How Does Informed Consent Relate To Medical Malpractice?
What is informed consent? Before performing a medical procedure on a patient, a physician or medical provider must inform the patient of the risks involved. For example, if a heart-bypass operation has a 30 percent risk of fatality, the doctor must inform the patient and then the patient can decide whether or not to risk the operation. Even when a surgeon performs the operation perfectly and without discernible errors, a liability exists because informed consent was not obtained before the procedure.
The majority of doctors take their informed consent obligations seriously, according to an article featured in Medical News Today. The survey revealed that one-third of doctors did not believe it was necessary or optimal to disclose serious medical errors to patients. Approximately one-fifth of the doctors in the survey said they did not agree that physicians should never tell the patient an untruth. Slightly more than one in every 10 doctors admitted they had lied to a patient or patients during the previous 12 months.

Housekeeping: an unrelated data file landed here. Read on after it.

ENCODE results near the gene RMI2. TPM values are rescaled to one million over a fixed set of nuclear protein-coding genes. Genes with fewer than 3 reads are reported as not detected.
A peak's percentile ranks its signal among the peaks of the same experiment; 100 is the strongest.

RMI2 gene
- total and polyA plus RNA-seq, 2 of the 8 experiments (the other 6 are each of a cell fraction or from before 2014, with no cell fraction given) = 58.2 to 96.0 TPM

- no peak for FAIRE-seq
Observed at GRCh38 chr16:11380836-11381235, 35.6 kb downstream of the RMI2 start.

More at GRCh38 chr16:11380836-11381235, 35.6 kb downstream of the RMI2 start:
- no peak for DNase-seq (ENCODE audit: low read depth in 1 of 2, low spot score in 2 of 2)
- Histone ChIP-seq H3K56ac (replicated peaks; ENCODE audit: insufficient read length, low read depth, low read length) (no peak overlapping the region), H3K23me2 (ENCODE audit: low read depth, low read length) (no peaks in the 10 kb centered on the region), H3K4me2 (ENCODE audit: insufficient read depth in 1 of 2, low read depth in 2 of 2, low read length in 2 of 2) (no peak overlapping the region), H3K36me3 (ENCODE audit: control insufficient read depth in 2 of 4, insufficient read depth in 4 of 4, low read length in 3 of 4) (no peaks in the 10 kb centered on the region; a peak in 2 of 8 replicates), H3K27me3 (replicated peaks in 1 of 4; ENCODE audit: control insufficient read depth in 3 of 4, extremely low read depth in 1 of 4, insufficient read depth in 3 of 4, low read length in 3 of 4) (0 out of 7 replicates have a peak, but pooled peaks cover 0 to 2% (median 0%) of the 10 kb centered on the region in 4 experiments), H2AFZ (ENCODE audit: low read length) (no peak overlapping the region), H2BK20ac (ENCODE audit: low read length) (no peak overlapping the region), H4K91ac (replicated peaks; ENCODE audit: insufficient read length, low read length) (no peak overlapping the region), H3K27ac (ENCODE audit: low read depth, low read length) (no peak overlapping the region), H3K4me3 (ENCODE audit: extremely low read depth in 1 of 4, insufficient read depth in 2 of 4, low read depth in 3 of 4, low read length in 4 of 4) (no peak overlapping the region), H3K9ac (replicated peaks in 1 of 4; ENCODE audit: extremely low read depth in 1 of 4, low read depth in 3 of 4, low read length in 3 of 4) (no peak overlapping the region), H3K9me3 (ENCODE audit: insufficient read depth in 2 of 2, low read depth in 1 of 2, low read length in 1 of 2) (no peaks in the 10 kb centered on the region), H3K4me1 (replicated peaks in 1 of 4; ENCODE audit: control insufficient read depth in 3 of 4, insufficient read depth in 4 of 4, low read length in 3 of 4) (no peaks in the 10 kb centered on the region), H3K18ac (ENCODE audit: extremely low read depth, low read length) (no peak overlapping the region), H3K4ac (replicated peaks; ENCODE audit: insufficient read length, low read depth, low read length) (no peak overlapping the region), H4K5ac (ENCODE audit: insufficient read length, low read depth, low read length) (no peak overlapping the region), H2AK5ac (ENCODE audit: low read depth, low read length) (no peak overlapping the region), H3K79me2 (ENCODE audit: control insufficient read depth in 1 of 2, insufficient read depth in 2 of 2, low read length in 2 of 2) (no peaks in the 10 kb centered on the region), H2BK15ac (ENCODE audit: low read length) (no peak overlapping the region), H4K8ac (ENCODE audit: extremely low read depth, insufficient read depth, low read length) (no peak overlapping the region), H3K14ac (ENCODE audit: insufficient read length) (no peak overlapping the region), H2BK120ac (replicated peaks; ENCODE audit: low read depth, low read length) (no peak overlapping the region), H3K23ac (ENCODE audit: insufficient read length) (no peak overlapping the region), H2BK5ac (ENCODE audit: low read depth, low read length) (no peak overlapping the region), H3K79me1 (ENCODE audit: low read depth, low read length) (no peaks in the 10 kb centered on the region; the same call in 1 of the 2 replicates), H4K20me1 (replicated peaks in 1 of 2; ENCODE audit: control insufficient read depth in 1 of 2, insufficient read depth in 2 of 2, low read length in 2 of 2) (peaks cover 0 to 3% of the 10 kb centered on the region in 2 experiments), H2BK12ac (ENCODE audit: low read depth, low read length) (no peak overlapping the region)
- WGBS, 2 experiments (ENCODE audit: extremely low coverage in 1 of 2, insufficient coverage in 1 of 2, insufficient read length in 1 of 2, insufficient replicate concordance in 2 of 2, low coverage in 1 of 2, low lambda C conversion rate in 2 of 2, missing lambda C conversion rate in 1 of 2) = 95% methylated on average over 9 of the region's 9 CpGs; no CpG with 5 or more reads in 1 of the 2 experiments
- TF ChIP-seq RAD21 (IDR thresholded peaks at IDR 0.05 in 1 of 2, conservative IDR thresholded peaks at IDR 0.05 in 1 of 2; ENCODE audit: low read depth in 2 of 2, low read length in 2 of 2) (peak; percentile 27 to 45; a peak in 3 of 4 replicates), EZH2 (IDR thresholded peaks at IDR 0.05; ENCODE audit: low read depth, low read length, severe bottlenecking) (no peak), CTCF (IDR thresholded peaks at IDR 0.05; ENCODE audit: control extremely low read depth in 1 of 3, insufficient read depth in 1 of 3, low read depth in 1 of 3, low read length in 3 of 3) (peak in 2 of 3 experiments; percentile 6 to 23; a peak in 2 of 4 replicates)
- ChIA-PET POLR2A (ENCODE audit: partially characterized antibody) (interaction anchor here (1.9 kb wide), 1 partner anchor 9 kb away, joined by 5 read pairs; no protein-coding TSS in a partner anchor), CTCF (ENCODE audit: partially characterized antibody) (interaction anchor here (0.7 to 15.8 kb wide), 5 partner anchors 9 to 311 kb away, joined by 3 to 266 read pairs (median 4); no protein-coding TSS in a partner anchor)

If a physician fails to obtain informed consent from a patient, a Manhattan attorney may be able to pursue a medical malpractice lawsuit. If you suspect that serious injuries resulted from medical malpractice, it is vital to obtain a legal opinion from medical malpractice lawyers in Manhattan and determine your legal options.
Rich & Rich, P.C.assesses the viability of pursuing a medical malpractice lawsuit and has the resources necessary to thoroughly investigate and provide required testimony. Call 646-736-3999 to schedule your free consultation and to learn how we can help.